Having thus laid down this rule of interpretation, it appears to me that we can ascertain, with the utmost precision, the literal, absolute meaning of the parable.
The elder son unquestionably represents the same class of persons as is represented in the preceding parables, by the pieces of silver which were not lost, and by the ninety-nine sheep which did not go astray, viz: the decorous, the outwardly exact, the ceremonious, the proud and self-justifying, yet at the same time, hypocritical and unsanctified Pharisees and Scribes. These were those members of the Jewish Church, against whose punctilious attention VOL. I.
to the forms and ceremonies of their religion, not so much as a whisper could be uttered, and who, therefore, are, in the language of the parable, adopting their, own views, considered as men having left their father's house. Now lest the idea, that because they are here represented as never having left their father's house, they should be considered as establishing for them an unquestionable religious character, it must be recollected that our Lord is arguing with them on the principles of their own assumption, not on the real state of the case; for that they, as represented by the elder son, have no real claims to a true religious character, is perfectly apparent from the character of the elder son. If you take this chapter from the 25th to the 29th verses, inclusive, you will find the elder son to be jealous, passionate, ungrateful, and absolutely insulting to his father—"Now this elder son was in the field: and as he came and drew nigh to the house, he heard music and dancing. And he called one of the servants, and asked what these things meant. And he said unto him, Thy brother is come; and thy father hath killed the fatted calf, because he hath received him safe and sound. And he was angry, and would not go in : therefore came his father out, and entreated him. And he answering, said to his father, Lo, these many years do I serve thee, neither transgressed I at any time thy commandment; and yet thou never gavest me a kid, that I might make merry with my friends."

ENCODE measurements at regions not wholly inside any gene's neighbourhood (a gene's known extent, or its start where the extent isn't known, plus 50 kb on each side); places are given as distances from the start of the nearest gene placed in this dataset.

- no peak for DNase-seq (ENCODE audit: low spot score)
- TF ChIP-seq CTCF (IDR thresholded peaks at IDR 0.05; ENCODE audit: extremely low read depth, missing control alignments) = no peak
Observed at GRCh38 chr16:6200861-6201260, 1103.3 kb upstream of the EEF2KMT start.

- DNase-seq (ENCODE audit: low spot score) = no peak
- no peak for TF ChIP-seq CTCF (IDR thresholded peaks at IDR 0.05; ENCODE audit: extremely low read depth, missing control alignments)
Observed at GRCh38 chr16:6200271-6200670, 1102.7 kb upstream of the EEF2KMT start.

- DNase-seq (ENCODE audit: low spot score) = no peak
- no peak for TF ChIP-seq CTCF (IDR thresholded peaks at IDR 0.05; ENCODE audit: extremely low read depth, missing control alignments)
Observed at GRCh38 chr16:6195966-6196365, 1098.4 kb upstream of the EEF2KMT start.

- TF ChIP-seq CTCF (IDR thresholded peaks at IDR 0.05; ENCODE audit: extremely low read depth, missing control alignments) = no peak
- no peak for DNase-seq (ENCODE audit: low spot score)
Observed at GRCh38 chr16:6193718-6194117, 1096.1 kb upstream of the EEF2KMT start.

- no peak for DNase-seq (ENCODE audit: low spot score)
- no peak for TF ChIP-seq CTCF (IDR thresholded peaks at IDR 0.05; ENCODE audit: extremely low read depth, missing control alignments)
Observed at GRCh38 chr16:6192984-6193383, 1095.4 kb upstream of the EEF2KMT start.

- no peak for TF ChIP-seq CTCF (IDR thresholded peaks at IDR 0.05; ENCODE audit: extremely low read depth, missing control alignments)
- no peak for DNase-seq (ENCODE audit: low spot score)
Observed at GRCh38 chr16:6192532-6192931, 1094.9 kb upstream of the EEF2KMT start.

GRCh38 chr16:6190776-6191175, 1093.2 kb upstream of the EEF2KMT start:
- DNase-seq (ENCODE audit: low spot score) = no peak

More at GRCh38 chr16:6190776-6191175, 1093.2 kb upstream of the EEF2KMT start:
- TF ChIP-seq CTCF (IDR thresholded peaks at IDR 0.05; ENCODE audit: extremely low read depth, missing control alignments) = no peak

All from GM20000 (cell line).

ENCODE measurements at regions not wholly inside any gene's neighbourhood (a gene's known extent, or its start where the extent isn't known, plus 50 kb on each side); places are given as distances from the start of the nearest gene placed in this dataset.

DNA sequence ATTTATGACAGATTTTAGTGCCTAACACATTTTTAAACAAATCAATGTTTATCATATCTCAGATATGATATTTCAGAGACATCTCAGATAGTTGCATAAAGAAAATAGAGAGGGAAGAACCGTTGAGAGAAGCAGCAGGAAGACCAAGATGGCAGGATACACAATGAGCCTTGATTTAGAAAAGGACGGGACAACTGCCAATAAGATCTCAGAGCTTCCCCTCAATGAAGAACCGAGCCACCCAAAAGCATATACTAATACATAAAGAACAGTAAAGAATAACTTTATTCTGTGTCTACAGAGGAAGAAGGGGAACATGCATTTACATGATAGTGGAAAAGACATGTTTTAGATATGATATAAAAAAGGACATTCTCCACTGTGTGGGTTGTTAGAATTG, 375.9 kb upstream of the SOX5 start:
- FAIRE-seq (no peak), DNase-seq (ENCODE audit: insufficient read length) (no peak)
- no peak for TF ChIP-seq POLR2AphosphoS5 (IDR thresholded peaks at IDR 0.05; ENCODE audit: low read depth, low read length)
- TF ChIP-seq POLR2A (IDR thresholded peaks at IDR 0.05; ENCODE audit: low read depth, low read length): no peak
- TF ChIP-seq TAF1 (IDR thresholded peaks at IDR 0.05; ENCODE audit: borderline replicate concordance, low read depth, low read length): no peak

friends." The difference between the prodigal and his brother are obvious, and really in favour of the prodigal. Observe how different the style of their address to the Father. “Father,” says the penitent, “I have sinned against heaven, and
before thee, and am no more worthy to be called thy son: make me as one of thy hired servants." Observe the other. He does not say, Father, I have done so and so, but he reproaches and insults him at once. This thy son, (not my brother, I will have nothing to do with him)-as soon as he comes home from his frolics, you turn the whole house into a scene of riot by your obstreperous joy. I'll have nothing to do with it. And yet in many explanations of this parable, the elder son is made the very model of fection, and from his character the doctrine of human depravity has even been denied or mitigated. So far from there being any kind of justice in this, the fact is, that the elder son in the parable represents the decorous and sanctimonious, though proud and hypocritical Scribes and Pharisees. Now let us turn to the younger son.
In the language of the parable, he represents those publicans and sinners, not Gentile unbelievers, but Jews, those careless and neglectful persons, who, when they were presented with a true view of their situation, turned and repented, and fled to Christ for pardon. By the compassionate father, Christ represents himself as ready to receive those who were truly penitent, no matter what had been their previous character; just according to the solemn and pervading doctrine—“This is a faithful saying, and worthy of all acceptation, Christ Jesus came into the world to save sinners;" and his own declaration—“I am come to seek and save that which was lost. Come unto me all ye that labour and are heavy laden, and I will give you rest.” And the sum of his whole argument, drawn from the three parables, is this, You accuse me of being willing to receive these repent